The Basics: Wound Care 101

Wounds occur in many environments from a surgical to diabetic foot ulcers. We’re going to cover the basics of wound care by explaining types of wounds, principles for wound management, types of dressings, and follow up care. 

What are the types of wounds?

An Acute Wound is any surgical wound that heals by primary intention or any traumatic or surgical wound that heals by secondary intention. An acute wound is expected to progress through the phases of normal healing, resulting in the closure of the wound.  Symptoms of acute wounds can include redness around the area and pain or bleeding during dressing changes.

Acute Wounds can be caused from a variety of reasons including: 

  • Penetrating wounds
  • Puncture wounds
  • Surgical wounds and incisions
  • Thermal, chemical or electric burns
  • Bites and stings
  • Gunshot wounds, or other high velocity projectiles that can penetrate the body.
  • Blunt force trauma
  • Abrasions
  • Lacerations
  • Skin tears

A Chronic Wound is a wound that fails to heal over the expected healing time frame and becomes stuck in the inflammatory phase. Chronic wounds can be delayed by factors including medications, poor nutrition, co-morbidities or inappropriate dressing selection. About 2% or 6.5 million people of the US population is estimated to be affected by chronic wounds. 

Chronic Wounds have many causes including:

  • Trauma
  • Burns
  • Skin cancers
  • Infection 
  • Underlying medical conditions such as diabetes

How do I care for a wound?

The basic principles for the management of a wound or laceration that caregivers should use to achieve timely wound healing are:

  • Haemostasis
  • Cleaning the wound
  • Analgesia
  • Skin closure
  • Dressing and follow-up advice

Haemostasis is the process that causes bleeding to stop. In most wounds, haemostasis will be spontaneous. In cases of significant injury or laceration of vessels, steps may need to be taken to reduce bleeding and aid haemostasis. These include pressure, elevation, tourniquet, or suturing.

Cleaning wounds promotes healing and reducing infection. Cleaning a wound with dirty hands increases the risk of infection. Even if your hands appear clean, before doing anything to a wound, wash your hands thoroughly with soap. Rub your hands under water for at least 20 seconds and use soap to remove germs and bacteria that may cause infection in a wound.

Additional steps involved with cleaning the wound include:

  • Disinfecting
  • Debriding
  • Irrigating
  • Administering antibiotics if needed

Analgesia or pain relief is an important part of wound care management because professionals need to reduce the pain and stress their patients experience during treatment, especially for those whose burns require regular wound care procedures. Most physicians are comfortable with prescribing neuropathic agents, NSAIDS, and acetaminophen. Many also use tramadol, anxiolytics, topical agents, and hydrocodone or codeine.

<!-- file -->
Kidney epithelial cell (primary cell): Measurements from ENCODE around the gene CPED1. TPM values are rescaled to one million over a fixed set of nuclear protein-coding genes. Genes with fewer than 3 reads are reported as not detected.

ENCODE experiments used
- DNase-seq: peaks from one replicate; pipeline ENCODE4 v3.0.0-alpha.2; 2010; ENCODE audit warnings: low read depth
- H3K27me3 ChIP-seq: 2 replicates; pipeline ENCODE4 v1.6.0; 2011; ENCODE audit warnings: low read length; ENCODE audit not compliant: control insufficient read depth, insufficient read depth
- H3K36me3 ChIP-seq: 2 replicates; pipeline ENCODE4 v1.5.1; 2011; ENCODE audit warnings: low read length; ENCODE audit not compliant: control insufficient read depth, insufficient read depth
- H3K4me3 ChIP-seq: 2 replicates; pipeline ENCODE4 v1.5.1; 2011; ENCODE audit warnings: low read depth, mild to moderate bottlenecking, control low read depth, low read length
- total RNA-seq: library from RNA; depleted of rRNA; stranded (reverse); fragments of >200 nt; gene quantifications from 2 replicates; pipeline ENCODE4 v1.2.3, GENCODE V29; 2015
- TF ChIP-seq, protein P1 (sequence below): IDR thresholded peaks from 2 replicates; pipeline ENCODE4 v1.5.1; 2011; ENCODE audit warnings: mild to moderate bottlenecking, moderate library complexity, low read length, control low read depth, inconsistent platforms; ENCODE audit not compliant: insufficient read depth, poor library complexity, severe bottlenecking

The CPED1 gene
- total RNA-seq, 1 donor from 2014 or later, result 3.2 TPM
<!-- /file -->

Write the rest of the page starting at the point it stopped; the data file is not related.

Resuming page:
Skin Closure includes three main types:

In primary wound closure, sutures are the standard of care. There are two types of sutures, absorbable and non-absorbable. Non-absorbable sutures are preferred because they provide great tensile strength, and the body’s chemicals will not dissolve them during the natural healing process. Wound closure is not a painless event, and some anesthesia should be provided. 

The sheer number of dressings available makes choosing the correct dressing for clients a difficult proposition. A physician can advise the patient or caregiver on the most appropriate dressing related to the size and depth of the wound. Legacy Medical Sales offers a large variety of dressings, check them out here:

Each type listed below needs to be evaluated for use based on its pros and cons:

  • Gauze dressings are made of woven or non-woven materials and come in a wide variety of shapes and sizes. They are cheap and widely available, however they require frequent changing.
  • Transparent Films conform to the wound well and stay in place for up to a week, however they may stick to the wound
  • Foam dressings are comfortable and won’t adhere to the wound, however may require a second dressing to hold it in place
  • Hydrocolloids are waterproof and impermeable to bacteria, but can leave a residue on the wound site
  • Alginates are highly absorbent and can be used when infection is present, but will always require a second dressing
  • Composites are widely available and easy to use, however may be more expensive and difficult to store.

What information is important once wound care treatment has been implemented?

Tetanus prophylaxis is required for any individual not up to date with (or unsure of) their tetanus immunization status. Mortality in the United States resulting from generalized tetanus is 30% overall, 52% in patients older than 60 years, and 13% in patients younger than 60 years.  

Any sutures or adhesive strips should be removed 10-14 days after initial wound closure (or 3-5 days if on the head); tissue adhesive glue will naturally slough off after 1-2 weeks. Remove dressings at the same time as the sutures or adhesive strips. 

Advise the patient to:

  • Seek medical attention for any signs of infection
  • Take simple analgesia (e.g. paracetamol)
  • Keep the wound dry as much as possible, even if wearing a waterproof dressing

As you can see there are several important principles to wound care management that include a variety of products. Each product should be evaluated or prescribed by a physician based on the individual wound, as there is not a “one size fits all” approach to wound healing. Legacy Medical Sales works with medical professionals to provide our clients with the most effective and up to date medical supplies. Need help selecting the right wound care products? Simply call or email us today for a customized consultation at or 1-800-446-7310.